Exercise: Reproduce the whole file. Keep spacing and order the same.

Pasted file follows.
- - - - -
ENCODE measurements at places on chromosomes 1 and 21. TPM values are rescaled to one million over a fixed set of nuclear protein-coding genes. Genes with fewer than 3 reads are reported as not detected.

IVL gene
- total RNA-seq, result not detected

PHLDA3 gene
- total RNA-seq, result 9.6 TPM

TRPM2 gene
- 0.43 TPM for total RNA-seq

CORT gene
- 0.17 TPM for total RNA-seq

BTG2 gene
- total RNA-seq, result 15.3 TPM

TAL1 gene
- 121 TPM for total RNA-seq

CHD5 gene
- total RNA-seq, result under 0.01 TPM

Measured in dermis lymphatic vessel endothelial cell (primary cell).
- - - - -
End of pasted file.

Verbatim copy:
ENCODE measurements at places on chromosomes 1 and 21. TPM values are rescaled to one million over a fixed set of nuclear protein-coding genes. Genes with fewer than 3 reads are reported as not detected.

IVL gene
- total RNA-seq, result not detected

PHLDA3 gene
- total RNA-seq, result 9.6 TPM

TRPM2 gene
- 0.43 TPM for total RNA-seq

CORT gene
- 0.17 TPM for total RNA-seq

BTG2 gene
- total RNA-seq, result 15.3 TPM

TAL1 gene
- 121 TPM for total RNA-seq

CHD5 gene
- total RNA-seq, result under 0.01 TPM

Measured in dermis lymphatic vessel endothelial cell (primary cell).